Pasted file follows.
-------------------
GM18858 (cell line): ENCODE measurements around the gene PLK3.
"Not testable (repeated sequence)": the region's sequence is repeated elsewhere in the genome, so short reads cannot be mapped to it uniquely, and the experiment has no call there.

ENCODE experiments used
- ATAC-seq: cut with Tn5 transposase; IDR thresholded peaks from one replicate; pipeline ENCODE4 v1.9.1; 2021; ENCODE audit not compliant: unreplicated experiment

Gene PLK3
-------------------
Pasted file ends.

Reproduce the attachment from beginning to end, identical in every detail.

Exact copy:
GM18858 (cell line): ENCODE measurements around the gene PLK3.
"Not testable (repeated sequence)": the region's sequence is repeated elsewhere in the genome, so short reads cannot be mapped to it uniquely, and the experiment has no call there.

ENCODE experiments used
- ATAC-seq: cut with Tn5 transposase; IDR thresholded peaks from one replicate; pipeline ENCODE4 v1.9.1; 2021; ENCODE audit not compliant: unreplicated experiment

Gene PLK3